At her online platform ‘The Lifestyle Edit’, she and a small team put together in-depth interviews, tips and articles on not only fashion, but money, health and beauty too. It’s a one-stop-shop for motivational content – and we love it! Naomi talks to us about getting into the fashion business, fashion pieces she is lusting over, and her personal definition of happiness.
We seriously admire how The Lifestyle Edit empowers and elevates women – what gave you the inspiration to do this?
The Lifestyle Edit was born because I wanted to create a new way of thinking about fashion and lifestyle. I really wanted to create a destination that spoke to all of the lifestyle touch points that my friends and colleagues love. Loving fashion doesn’t mean you don’t love anything else. Actually, the fact that you’re interested in style permeates everything you do, from the places you go out to eat or travel; to the interiors in your home, the fitness classes you attend, your approach to health and exercise and the beauty products you swear by.
I also felt like there wasn’t a place that covered the other areas that are important, like how to get your finances in check and climbing the career ladder. That’s why we speak to women across the industry who all share their stories and the lessons they’ve learned along the way in our interview series. It was always my mission to create a space that celebrated incredible women and that gives readers friendly advice on the tips and tricks they’ve learnt along the way. We’re not about being preachy. My team is full of twenty- and thirty-something year olds trying to figure things out just like our readers.
You are quite the fashion journalist, having worked for amazing publications such as Metro. Can you think of a key moment, e.g. purchasing an item of clothing, that made you realise fashion was for you?
It was never an item of clothing that made me fall in love with fashion – falling in love with a piece is something I think most people experience. For me, it was my mom bought me ELLE magazine. I was barely a teenager at the time; I remember reading it from cover to cover. I fell in love with the drama of the editorials and memorized the key looks from each of the brands and absolutely devoured the features. As cheesy as it sounds, from that moment that I knew that becoming a journalist and working in publishing was what I had to do.
Is there any one particular item in the fashion world you are lusting over at the moment?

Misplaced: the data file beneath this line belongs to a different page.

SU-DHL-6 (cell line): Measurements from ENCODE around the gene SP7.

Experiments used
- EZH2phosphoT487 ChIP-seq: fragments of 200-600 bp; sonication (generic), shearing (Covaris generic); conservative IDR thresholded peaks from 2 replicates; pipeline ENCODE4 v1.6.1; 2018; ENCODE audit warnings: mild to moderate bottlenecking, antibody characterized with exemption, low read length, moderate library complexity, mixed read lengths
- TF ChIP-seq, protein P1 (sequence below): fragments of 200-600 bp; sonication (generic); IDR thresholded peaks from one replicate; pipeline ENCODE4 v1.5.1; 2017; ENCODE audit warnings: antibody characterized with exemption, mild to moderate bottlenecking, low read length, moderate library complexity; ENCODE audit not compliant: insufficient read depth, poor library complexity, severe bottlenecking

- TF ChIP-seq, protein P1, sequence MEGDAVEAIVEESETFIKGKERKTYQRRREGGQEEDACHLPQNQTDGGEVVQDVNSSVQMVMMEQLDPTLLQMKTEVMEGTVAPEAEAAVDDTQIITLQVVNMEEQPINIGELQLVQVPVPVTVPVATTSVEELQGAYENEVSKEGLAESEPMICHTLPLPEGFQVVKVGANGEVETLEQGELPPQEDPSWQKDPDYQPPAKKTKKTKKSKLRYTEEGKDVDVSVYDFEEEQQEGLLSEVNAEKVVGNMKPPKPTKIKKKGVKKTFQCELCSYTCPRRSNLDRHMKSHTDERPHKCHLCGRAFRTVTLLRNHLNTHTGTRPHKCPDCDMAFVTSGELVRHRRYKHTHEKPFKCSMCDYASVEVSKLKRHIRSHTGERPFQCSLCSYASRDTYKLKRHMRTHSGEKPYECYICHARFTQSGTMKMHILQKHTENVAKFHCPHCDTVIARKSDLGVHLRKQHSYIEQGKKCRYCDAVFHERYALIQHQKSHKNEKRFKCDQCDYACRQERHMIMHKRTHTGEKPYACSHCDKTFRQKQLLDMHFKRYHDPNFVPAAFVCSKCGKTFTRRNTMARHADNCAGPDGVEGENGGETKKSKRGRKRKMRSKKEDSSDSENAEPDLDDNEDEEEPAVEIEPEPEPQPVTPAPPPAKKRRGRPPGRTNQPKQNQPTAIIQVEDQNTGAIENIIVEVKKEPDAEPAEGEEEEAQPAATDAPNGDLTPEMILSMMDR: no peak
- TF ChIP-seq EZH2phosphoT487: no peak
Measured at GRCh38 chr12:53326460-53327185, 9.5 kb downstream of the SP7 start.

I have my eye on so many things, so I honestly would be here forever. But right now, I’m crazy about anything created by Tibi, Ulla Johnson, Rachel Comey, Jenni Kayne and the uber-talented Christine Alcalay.
Where do you see The Lifestyle Edit going? Do you have an end goal for it?
There are so many exciting things in the pipeline for the business. We have a podcast coming this fall, which I’m very excited about. So often we leave our interviews with hours upon hours of transcripts making it impossible to fit all of the gems and words of wisdom into one feature so I’m very excited for our readers to be able to hear those conversations through our podcast.
I believe in each and every story that goes live and am inspired by every brand we profile, every woman we feature and all of the incredibly talented writers and photographers we work with to bring the site together every day. It’s seeing the hard work come together each day that keeps me motivated so as that’s something you’ll continue to see as the site grows and develops.
Do you think being a woman makes it harder to establish yourself in business?
Absolutely not. In fact, I think right now is an incredibly exciting time to be a woman in business. Women are taking leadership positions around the world; there are more support networks for female entrepreneurs that ever before and there’s just a general spirit of optimism and empowerment right now that I find really exciting. Hopefully over the next few years this momentum will have resulted in tangible developments.
What advice would you give to the young woman with little experience who are aspiring to be a successful fashion journalist?
First of all, do your research. I get surprised how many people contact me saying they’re fashion enthusiasts who aren’t up to speed with the key stories and issues in the industry and also the key stakeholders. With the Internet, there’s really no excuses so make first and foremost, make sure to swot up on all there is to know. If a career in fashion journalism is truly right for you, you’d be doing that naturally. A large part of being a journalist stems from having an enquiring mind. If you don’t have that at the beginning, there’s no point.
In a similar vein, it’s important to read as much as possible. Discover writers you love who work in a medium that’s similar to the one you want to get into. Study their style and what it is about their style that resonates with you.
Above all else, practice. One of the best pieces of advice I got from an old boss was to be clear and concise with your writing first, and then bring your angle to the story. Your voice will naturally begin to emerge.
In your Wellness and Living section (of The Lifestyle Edit), there is an article by Susanna Halonen about creating ‘Your Own Definition of Happiness’. What does ‘happiness’ mean to you?
Happiness for me means living authentically on my own terms, surrounded by people I love and doing something that makes me want to jump out of bed in the morning, challenges me but also allows me the time and space to grow and nurture interests outside of my job.